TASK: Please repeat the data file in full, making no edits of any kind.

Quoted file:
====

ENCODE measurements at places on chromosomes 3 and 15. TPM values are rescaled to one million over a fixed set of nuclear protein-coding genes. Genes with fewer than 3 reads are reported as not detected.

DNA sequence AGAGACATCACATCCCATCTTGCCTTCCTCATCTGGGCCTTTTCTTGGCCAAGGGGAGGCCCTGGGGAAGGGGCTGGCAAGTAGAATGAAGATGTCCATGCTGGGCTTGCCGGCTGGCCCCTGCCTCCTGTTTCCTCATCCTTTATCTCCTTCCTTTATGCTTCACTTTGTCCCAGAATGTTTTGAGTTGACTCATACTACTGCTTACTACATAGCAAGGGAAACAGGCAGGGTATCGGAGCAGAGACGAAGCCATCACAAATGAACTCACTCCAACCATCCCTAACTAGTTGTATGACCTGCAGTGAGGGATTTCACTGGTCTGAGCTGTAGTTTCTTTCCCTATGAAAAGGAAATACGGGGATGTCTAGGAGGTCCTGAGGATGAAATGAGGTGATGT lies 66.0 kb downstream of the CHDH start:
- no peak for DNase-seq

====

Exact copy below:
ENCODE measurements at places on chromosomes 3 and 15. TPM values are rescaled to one million over a fixed set of nuclear protein-coding genes. Genes with fewer than 3 reads are reported as not detected.

DNA sequence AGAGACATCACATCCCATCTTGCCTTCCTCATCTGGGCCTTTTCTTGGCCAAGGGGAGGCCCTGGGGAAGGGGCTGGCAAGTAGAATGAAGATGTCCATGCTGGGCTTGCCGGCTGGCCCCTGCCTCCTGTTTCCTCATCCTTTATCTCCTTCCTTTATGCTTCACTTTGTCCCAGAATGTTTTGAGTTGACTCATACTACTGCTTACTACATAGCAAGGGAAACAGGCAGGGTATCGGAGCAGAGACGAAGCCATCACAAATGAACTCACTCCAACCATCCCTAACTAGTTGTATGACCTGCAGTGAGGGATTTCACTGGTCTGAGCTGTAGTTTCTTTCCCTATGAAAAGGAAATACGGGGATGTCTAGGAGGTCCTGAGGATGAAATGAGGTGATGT lies 66.0 kb downstream of the CHDH start:
- no peak for DNase-seq